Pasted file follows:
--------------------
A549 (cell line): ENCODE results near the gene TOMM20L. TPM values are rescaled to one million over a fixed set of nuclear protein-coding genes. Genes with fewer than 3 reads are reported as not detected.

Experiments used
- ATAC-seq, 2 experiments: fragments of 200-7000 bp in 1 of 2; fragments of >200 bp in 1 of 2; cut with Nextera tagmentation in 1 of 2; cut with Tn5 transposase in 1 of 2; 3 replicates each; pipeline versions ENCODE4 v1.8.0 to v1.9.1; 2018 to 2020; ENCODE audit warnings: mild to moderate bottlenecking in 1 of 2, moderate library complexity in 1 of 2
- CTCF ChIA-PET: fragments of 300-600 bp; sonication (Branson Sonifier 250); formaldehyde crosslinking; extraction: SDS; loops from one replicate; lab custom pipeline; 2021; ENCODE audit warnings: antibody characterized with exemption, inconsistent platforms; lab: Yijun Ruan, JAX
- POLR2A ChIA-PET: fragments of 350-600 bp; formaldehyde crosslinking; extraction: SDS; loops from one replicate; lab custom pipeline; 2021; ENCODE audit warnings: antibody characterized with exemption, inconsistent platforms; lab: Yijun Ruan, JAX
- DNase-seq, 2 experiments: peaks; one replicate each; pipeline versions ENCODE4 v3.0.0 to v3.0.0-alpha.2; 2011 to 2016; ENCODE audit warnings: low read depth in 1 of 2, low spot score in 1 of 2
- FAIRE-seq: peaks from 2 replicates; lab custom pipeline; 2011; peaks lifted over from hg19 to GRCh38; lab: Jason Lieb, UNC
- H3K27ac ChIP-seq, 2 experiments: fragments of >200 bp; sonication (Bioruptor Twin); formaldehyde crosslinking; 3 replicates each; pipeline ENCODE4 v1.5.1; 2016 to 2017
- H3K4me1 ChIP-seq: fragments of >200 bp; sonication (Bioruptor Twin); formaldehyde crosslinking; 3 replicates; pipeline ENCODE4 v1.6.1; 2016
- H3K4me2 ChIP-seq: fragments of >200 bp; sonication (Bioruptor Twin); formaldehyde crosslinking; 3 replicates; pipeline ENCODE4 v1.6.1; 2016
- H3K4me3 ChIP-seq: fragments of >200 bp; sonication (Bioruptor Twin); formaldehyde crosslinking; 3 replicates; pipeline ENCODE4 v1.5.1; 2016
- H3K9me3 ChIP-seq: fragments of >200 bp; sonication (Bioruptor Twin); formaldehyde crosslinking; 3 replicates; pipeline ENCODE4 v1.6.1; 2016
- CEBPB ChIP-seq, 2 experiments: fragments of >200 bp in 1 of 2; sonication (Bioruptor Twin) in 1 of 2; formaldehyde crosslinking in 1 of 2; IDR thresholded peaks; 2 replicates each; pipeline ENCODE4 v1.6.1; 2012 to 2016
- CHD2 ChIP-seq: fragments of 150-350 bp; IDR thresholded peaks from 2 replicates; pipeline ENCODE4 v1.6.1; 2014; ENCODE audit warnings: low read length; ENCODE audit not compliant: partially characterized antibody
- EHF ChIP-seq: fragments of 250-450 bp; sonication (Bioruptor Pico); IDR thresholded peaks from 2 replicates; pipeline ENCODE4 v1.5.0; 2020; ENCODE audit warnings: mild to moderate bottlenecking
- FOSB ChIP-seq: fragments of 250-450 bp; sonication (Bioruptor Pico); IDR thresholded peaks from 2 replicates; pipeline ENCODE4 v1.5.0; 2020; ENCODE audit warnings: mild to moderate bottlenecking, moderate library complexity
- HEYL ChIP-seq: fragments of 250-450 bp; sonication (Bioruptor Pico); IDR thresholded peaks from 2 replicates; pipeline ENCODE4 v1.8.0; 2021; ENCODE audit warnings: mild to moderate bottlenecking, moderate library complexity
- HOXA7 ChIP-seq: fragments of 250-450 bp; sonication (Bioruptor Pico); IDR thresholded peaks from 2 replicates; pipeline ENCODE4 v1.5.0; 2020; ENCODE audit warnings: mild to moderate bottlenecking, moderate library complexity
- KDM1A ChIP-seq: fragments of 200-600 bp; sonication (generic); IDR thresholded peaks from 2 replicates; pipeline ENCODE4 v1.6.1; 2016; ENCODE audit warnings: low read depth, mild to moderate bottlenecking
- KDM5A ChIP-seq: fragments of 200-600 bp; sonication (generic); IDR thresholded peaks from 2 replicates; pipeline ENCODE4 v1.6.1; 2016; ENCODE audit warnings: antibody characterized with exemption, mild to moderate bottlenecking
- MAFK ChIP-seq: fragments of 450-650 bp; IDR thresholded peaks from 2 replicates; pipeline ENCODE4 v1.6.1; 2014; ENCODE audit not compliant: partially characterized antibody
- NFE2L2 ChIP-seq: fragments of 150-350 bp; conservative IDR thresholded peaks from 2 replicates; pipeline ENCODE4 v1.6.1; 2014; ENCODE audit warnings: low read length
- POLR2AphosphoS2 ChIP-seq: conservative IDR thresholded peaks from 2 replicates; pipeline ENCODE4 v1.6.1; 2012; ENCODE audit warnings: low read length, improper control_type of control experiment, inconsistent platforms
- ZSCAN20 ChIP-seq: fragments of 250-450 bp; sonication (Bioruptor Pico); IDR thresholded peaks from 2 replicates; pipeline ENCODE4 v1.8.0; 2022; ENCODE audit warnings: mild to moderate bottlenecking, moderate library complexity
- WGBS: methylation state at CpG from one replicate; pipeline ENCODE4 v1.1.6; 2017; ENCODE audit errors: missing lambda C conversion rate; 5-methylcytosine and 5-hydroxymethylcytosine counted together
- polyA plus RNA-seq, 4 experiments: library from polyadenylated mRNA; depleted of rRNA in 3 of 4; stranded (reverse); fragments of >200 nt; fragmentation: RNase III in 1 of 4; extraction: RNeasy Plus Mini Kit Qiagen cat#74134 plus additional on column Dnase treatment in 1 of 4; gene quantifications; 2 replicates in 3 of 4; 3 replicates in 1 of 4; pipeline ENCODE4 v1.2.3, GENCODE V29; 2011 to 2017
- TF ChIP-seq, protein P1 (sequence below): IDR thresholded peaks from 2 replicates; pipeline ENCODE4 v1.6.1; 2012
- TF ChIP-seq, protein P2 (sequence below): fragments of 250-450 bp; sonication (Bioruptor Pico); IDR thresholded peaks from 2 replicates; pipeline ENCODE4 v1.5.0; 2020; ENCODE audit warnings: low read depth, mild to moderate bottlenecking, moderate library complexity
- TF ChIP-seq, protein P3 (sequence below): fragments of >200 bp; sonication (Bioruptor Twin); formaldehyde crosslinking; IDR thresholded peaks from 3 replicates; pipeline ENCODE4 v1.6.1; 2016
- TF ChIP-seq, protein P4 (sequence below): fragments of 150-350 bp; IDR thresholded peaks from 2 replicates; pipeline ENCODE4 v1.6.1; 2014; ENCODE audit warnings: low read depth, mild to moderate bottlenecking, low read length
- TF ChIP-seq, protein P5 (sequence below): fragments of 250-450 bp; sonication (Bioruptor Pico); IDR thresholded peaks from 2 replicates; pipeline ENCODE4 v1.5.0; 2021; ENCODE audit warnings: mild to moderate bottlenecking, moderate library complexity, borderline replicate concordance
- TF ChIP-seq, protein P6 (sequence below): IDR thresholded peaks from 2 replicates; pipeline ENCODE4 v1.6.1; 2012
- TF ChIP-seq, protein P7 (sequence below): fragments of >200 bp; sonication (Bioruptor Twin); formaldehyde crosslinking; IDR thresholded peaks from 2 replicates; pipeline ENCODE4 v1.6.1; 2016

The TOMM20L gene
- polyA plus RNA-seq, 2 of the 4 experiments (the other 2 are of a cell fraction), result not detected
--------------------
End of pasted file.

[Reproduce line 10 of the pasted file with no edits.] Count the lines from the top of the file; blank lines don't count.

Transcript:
- H3K4me2 ChIP-seq: fragments of >200 bp; sonication (Bioruptor Twin); formaldehyde crosslinking; 3 replicates; pipeline ENCODE4 v1.6.1; 2016